Samsung's Tizen 4.0 OS is in development and due out in September

Samsung is quickly closing the curtain on Tizen 3.0

Samsung's Gear S3 Frontier
Credit: Samsung

A new version of Samsung's Tizen OS, version 4.0, is now under development for mobile devices, wearables and smart gadgets and is due for release in September.

Tizen is mainly used in Samsung products. The release date of Tizen 4.0 is listed on the OS's developer website, which also states that the first beta of the OS will come out in June.

The Tizen 4.0 release date is listed as part of the Tizen .NET roadmap. The page states that "the first official version of Tizen .NET will be released in September 2017 as a part of Tizen 4.0."

The page went up recently, and an image detailing the roadmap seems to have  typographical errors. The chart is supposed to show a timeline for Tizen .NET releases extending into 2017, but the release date of Tizen 4.0 is listed for September 2016, in an apparent mistake.

Tizen is a competitor of iOS and Android, but has struggled. The OS is in a handful of Samsung smartphones in India, but the handsets are stuck at version 2.4.

Samsung's smart TVs and smartwatches like Gear S3 also use Tizen. The OS will be used in the company's home appliances, washing machines, and even vacuum cleaners.

Most of Samsung's smartphones have Android today, but it is maintaining Tizen, as it doesn't want to put all its eggs in one basket. Samsung is developing technology so its Android mobile devices, Windows PCs and Tizen devices can easily communicate with one another.

Tizen has also been ported to work on boards like Raspberry Pi and the Artik developer board.

Tizen may be Samsung's ticket to success in the internet of things market, where competitive OSes include Google's Android Things and Microsoft Windows 10 IoT Core. Tizen 3.0 already supports Open Connectivity Foundation's emerging IoTivity protocol, designed for easy pairing of compatible devices.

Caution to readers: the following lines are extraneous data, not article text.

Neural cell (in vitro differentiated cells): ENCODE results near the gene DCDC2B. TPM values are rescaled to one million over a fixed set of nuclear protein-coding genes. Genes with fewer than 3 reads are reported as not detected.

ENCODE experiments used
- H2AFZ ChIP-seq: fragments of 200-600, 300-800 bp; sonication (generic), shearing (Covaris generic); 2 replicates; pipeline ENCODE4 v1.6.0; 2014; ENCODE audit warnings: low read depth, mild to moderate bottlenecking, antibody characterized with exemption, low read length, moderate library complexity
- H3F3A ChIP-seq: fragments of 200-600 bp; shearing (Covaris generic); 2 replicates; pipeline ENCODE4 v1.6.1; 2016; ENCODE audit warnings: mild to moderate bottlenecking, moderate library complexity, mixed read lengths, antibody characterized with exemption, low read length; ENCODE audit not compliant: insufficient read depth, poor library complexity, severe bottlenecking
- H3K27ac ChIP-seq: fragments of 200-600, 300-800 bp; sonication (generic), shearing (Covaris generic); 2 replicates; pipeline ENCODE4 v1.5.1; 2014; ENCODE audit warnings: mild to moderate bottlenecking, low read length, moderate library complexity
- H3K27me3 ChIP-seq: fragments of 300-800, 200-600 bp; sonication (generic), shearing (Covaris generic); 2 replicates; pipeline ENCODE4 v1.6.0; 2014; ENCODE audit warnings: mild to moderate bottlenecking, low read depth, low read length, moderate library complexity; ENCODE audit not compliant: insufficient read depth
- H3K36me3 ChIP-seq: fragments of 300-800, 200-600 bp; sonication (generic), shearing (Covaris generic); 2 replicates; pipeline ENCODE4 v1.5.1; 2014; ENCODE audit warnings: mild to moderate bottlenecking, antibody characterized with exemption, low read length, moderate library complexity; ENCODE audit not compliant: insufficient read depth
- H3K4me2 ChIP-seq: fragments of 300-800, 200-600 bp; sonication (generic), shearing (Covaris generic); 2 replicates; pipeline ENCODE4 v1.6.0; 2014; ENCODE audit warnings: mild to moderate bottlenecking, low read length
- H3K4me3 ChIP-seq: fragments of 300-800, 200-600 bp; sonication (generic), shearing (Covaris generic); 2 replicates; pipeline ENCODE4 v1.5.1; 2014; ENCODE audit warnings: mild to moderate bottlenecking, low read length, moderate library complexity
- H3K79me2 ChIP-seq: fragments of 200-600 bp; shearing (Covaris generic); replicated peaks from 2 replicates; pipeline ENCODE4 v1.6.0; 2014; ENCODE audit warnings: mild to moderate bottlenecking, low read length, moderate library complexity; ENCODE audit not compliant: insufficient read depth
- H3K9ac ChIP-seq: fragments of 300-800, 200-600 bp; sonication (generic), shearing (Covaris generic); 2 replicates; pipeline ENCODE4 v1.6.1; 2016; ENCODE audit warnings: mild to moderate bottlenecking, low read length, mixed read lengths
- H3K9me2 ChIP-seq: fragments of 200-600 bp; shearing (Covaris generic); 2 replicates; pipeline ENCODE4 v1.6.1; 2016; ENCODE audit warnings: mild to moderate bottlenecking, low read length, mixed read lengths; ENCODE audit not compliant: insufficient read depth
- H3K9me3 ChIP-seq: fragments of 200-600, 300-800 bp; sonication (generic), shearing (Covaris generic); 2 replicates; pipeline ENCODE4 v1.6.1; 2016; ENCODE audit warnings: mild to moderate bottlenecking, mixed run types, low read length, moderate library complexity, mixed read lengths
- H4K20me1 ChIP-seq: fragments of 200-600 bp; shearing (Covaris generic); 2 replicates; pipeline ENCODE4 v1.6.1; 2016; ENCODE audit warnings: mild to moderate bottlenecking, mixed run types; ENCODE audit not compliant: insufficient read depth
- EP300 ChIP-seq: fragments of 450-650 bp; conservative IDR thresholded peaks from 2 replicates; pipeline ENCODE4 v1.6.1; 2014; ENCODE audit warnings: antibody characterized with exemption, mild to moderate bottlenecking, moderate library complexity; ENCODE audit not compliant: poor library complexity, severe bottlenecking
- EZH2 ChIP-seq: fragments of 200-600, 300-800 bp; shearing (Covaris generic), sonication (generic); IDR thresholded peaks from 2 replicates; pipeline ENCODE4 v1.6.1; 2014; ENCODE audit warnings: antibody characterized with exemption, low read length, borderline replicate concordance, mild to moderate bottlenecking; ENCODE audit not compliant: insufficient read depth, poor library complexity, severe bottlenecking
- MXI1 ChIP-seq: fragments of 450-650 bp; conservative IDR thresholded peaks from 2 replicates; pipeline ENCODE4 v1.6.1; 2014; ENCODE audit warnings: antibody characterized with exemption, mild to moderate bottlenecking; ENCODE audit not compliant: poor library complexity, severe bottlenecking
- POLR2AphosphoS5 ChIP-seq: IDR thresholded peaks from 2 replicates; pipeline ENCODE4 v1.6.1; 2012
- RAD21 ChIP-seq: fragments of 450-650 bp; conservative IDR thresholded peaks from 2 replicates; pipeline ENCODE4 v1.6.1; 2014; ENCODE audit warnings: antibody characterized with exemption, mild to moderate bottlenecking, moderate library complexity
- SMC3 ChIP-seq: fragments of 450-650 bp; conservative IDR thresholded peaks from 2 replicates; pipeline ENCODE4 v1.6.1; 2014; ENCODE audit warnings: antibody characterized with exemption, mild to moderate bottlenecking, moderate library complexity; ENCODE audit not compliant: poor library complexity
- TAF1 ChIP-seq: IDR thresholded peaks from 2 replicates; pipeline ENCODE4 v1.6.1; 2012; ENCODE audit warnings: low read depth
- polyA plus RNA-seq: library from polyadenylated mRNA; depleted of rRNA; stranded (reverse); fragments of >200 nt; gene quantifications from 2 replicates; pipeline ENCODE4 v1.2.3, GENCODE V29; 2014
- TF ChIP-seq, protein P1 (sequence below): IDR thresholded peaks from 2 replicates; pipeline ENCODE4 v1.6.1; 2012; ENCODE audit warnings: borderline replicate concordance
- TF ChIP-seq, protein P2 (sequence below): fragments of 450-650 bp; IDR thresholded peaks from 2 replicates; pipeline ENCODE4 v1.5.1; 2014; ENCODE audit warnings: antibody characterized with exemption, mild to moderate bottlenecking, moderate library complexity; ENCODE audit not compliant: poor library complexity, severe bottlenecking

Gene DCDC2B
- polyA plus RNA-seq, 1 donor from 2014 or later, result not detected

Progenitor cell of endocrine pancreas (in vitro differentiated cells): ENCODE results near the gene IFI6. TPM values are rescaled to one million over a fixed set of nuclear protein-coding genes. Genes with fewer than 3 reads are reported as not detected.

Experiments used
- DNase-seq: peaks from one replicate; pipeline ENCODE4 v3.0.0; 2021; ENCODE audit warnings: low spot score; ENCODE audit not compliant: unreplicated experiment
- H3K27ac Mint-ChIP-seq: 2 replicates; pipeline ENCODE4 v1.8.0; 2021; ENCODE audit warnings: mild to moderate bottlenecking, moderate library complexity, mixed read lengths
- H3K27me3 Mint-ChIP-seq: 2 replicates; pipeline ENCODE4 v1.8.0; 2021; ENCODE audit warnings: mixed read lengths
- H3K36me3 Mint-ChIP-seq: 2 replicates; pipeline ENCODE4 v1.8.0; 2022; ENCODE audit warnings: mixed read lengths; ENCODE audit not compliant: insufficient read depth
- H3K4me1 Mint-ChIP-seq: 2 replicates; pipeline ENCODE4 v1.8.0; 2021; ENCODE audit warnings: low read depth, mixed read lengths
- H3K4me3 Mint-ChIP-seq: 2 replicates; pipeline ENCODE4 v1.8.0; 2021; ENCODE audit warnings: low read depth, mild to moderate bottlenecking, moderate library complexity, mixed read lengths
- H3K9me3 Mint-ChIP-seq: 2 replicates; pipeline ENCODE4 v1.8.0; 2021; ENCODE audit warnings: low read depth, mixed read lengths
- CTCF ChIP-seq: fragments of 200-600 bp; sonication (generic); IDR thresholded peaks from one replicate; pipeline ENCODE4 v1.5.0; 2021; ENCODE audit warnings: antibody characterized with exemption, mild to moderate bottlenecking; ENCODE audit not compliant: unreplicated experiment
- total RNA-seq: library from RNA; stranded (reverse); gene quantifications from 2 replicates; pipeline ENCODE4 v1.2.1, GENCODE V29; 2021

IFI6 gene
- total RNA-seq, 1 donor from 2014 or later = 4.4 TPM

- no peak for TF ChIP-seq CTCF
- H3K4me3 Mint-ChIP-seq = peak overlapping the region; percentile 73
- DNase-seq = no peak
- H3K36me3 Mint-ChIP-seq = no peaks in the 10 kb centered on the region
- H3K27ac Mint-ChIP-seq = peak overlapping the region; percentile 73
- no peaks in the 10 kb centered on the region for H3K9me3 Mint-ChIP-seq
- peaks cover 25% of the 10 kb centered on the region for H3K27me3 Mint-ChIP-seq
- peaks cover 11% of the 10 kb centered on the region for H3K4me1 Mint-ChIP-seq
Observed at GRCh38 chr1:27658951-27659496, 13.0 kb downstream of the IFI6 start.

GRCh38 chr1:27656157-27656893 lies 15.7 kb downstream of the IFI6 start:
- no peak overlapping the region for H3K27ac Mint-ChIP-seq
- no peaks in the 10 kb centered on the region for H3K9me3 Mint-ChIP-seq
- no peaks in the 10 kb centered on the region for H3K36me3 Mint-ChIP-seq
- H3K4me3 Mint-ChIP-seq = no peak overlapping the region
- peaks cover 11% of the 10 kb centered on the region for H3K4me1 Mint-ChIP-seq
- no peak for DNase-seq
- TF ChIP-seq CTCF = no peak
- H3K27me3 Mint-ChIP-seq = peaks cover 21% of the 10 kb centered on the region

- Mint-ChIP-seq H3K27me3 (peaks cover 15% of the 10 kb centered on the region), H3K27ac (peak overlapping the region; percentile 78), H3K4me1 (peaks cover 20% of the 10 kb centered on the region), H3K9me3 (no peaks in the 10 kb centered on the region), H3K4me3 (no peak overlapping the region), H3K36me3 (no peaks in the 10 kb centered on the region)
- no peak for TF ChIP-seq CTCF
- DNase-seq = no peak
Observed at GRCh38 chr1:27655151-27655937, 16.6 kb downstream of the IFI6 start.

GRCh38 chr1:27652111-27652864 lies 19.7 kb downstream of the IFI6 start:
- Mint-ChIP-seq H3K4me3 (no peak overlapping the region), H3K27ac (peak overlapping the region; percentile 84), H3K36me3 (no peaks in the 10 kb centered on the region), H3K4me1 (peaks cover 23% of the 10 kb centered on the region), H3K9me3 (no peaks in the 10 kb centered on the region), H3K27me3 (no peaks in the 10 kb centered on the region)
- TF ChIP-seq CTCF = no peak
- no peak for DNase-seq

Shipments of IoT devices will outstrip smartphones in the coming years, touching 30.7 billion by 2020, and 75.4 billion by 2025, according to IHS.

With Tizen 4.0 so close, Samsung is moving on quickly from Tizen 3.0, which hasn't made it to many devices yet.

Tizen 3.0 was portrayed as a powerful 64-bit OS compatible with ARM and x86 processors, with support for 4K graphics and image and speech recognition. Samsung claimed Tizen 3.0 was 30 percent faster than Tizen 2.4.

Tizen 4.0 will have richer features and be faster than its predecessor. It'll also be a beneficiary to Microsoft's embrace of open-source technologies.

In November, Samsung announced a pact with Microsoft framed to allow .Net developers to easily write Tizen applications for mobile devices, smartwatches, smart TVs and IoT devices. Samsung is releasing previews of Tizen .NET to make that possible, and will bake a final version of related tools into Tizen 4.0.

The origins of Tizen date back to 2007, when Intel started developing the Linux-based Moblin OS. In 2010, Moblin was merged with Nokia's Maemo into a new OS called Meego. That OS was then merged with LiMo to form Tizen. Tizen is considered Samsung's OS, but the development is managed by the Linux Foundation.

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